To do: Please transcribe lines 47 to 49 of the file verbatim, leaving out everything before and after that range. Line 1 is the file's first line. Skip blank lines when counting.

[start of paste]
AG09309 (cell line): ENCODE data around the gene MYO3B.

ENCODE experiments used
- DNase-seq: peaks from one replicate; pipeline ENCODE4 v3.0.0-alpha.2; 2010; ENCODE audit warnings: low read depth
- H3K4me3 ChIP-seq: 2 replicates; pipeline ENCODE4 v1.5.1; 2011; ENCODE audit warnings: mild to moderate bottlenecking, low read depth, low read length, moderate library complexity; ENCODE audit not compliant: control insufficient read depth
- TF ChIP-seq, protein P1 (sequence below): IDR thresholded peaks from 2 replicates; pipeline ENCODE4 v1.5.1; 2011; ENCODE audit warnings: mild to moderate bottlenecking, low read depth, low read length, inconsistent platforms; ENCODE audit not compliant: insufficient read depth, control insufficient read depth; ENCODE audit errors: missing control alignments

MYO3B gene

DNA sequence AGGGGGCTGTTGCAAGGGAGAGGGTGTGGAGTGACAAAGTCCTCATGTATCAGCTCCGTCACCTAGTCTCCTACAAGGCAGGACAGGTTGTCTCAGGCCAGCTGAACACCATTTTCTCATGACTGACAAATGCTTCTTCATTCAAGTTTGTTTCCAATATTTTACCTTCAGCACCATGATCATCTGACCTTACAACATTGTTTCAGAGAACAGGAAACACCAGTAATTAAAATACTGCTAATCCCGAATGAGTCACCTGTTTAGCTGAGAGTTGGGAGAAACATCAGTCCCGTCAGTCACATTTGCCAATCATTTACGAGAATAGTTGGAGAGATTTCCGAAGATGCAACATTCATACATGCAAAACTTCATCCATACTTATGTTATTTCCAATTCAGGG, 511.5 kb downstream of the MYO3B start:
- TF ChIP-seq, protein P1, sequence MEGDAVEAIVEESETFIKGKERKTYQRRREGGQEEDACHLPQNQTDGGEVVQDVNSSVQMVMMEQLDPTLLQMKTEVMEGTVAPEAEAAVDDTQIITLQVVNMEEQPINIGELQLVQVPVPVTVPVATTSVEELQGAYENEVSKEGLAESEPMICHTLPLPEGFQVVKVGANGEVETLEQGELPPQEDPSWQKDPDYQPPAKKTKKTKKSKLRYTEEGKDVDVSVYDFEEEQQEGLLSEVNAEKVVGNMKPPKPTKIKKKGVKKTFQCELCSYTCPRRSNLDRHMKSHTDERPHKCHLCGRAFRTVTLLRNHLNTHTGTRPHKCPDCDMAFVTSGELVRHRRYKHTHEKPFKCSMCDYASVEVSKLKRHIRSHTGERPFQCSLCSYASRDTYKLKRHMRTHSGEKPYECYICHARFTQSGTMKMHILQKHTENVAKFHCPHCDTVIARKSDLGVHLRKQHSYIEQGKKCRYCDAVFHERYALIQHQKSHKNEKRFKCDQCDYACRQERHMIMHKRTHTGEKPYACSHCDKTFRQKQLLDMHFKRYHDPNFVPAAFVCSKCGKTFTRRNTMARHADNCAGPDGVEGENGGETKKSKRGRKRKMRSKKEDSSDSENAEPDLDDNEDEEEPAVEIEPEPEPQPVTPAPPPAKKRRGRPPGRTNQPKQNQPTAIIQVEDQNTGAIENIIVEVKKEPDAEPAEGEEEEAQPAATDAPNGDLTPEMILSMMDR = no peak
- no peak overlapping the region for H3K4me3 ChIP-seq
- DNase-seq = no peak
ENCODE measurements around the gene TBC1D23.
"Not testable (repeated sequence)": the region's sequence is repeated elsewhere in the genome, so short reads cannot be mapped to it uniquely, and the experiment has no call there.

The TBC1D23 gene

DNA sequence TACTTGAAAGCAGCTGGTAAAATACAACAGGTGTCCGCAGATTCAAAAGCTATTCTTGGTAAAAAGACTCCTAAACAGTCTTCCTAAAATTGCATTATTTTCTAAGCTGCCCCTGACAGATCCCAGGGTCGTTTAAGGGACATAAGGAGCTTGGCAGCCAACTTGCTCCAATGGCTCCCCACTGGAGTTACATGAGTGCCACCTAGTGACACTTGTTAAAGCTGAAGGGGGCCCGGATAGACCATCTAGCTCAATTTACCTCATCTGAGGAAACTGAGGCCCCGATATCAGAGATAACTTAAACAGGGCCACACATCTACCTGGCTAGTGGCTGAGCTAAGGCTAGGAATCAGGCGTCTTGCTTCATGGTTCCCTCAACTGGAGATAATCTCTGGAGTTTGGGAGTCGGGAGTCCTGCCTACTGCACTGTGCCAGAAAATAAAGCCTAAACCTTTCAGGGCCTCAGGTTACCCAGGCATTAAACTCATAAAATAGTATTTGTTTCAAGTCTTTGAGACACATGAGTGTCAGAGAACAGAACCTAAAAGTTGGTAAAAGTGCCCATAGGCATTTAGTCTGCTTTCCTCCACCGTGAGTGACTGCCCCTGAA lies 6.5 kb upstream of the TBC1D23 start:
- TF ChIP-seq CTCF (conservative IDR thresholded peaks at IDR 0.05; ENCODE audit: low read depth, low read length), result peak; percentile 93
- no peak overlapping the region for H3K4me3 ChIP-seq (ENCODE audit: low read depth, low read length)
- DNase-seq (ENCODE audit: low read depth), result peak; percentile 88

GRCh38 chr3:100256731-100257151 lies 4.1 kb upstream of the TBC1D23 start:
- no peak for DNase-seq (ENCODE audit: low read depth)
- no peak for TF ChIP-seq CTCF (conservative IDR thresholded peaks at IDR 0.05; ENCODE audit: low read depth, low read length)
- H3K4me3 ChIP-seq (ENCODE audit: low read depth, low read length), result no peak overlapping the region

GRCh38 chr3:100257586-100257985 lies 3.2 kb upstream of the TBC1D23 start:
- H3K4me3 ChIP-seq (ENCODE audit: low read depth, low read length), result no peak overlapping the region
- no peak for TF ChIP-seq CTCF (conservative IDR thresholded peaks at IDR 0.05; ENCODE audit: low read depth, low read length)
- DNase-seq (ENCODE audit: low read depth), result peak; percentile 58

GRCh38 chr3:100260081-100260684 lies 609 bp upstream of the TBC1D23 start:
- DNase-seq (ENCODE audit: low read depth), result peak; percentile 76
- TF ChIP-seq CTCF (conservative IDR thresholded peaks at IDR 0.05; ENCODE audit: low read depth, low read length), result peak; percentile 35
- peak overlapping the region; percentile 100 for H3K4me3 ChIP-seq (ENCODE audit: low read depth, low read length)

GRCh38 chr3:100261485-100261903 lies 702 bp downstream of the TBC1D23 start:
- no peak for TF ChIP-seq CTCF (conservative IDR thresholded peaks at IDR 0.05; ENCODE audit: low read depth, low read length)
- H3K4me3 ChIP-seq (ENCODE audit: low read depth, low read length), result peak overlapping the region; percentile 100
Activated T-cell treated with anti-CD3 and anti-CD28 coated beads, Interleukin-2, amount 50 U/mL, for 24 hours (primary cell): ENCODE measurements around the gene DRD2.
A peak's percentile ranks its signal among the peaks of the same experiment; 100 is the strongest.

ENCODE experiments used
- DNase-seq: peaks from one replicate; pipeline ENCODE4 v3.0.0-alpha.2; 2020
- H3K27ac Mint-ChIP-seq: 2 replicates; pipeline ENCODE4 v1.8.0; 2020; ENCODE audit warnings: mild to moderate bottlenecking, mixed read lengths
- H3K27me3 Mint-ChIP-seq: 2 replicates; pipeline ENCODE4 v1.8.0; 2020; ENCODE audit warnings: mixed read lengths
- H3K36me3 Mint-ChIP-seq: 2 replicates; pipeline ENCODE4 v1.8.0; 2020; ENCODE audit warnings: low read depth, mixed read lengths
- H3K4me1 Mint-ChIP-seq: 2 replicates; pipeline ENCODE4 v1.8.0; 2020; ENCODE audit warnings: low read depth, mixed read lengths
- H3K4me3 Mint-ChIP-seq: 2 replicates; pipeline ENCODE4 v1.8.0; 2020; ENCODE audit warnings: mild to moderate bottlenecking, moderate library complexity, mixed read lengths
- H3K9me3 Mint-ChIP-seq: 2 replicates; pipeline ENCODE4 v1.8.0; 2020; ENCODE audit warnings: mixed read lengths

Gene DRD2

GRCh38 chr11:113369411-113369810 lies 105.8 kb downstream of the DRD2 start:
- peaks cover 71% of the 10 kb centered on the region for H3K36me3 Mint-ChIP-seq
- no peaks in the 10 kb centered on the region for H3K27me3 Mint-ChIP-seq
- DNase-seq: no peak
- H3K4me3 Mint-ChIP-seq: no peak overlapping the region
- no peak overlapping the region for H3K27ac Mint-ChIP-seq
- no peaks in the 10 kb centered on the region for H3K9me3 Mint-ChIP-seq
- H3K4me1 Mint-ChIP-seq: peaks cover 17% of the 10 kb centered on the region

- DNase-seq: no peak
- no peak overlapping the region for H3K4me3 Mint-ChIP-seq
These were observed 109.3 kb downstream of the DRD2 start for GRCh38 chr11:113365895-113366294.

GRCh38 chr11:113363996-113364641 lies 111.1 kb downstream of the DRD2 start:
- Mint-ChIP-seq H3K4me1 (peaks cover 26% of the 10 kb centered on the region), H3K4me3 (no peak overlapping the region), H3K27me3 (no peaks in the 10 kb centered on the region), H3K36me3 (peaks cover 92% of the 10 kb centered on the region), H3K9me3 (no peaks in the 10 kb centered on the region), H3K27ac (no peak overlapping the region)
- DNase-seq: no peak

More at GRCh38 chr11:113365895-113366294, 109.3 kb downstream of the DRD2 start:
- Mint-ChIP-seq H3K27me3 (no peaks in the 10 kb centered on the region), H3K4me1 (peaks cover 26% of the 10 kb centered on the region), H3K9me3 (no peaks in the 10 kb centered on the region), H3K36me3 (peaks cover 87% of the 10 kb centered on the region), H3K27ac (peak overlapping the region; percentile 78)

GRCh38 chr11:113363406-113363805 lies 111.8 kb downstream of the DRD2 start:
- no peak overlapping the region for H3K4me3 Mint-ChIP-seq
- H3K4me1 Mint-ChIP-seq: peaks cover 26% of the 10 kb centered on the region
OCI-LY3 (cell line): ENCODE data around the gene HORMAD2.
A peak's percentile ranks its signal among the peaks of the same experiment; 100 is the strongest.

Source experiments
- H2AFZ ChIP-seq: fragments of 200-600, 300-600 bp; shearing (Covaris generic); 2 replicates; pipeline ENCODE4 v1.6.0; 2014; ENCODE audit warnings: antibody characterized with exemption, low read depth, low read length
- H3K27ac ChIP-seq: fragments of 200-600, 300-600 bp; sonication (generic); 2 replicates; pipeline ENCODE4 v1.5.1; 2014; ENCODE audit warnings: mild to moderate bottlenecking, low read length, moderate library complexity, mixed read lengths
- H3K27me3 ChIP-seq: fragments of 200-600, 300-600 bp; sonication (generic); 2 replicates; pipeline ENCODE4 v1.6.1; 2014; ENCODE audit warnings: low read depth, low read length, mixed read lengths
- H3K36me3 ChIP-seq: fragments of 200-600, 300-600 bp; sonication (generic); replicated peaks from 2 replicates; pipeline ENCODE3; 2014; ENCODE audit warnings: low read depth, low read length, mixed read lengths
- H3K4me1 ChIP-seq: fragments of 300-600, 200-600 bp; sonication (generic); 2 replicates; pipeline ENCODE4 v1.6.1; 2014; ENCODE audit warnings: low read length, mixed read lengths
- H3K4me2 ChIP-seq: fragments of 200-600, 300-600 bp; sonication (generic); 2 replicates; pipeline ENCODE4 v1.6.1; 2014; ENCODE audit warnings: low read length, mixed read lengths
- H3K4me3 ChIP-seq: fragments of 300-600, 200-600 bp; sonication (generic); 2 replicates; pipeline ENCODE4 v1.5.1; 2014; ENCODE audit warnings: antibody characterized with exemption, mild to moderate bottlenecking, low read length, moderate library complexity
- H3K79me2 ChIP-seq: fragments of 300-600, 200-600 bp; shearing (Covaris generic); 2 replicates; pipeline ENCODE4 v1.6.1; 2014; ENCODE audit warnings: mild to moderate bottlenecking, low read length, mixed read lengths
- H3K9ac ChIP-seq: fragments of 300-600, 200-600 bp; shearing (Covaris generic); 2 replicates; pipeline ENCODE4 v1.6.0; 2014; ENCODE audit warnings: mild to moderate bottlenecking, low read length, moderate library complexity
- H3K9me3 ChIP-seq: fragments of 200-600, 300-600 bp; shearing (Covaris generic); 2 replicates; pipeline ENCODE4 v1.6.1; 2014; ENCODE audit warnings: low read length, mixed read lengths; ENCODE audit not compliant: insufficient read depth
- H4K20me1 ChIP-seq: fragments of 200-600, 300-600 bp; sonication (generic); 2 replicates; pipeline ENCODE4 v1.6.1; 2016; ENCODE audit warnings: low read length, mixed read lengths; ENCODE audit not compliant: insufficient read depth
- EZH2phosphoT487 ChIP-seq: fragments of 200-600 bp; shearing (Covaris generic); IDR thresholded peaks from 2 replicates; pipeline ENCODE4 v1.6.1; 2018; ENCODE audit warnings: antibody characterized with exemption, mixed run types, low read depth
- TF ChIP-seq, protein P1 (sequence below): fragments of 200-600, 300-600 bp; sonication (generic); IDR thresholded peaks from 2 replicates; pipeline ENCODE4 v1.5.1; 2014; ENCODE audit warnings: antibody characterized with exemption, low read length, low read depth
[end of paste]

- DNase-seq: no peak
- H3K4me3 Mint-ChIP-seq: no peak overlapping the region
- no peak overlapping the region for H3K27ac Mint-ChIP-seq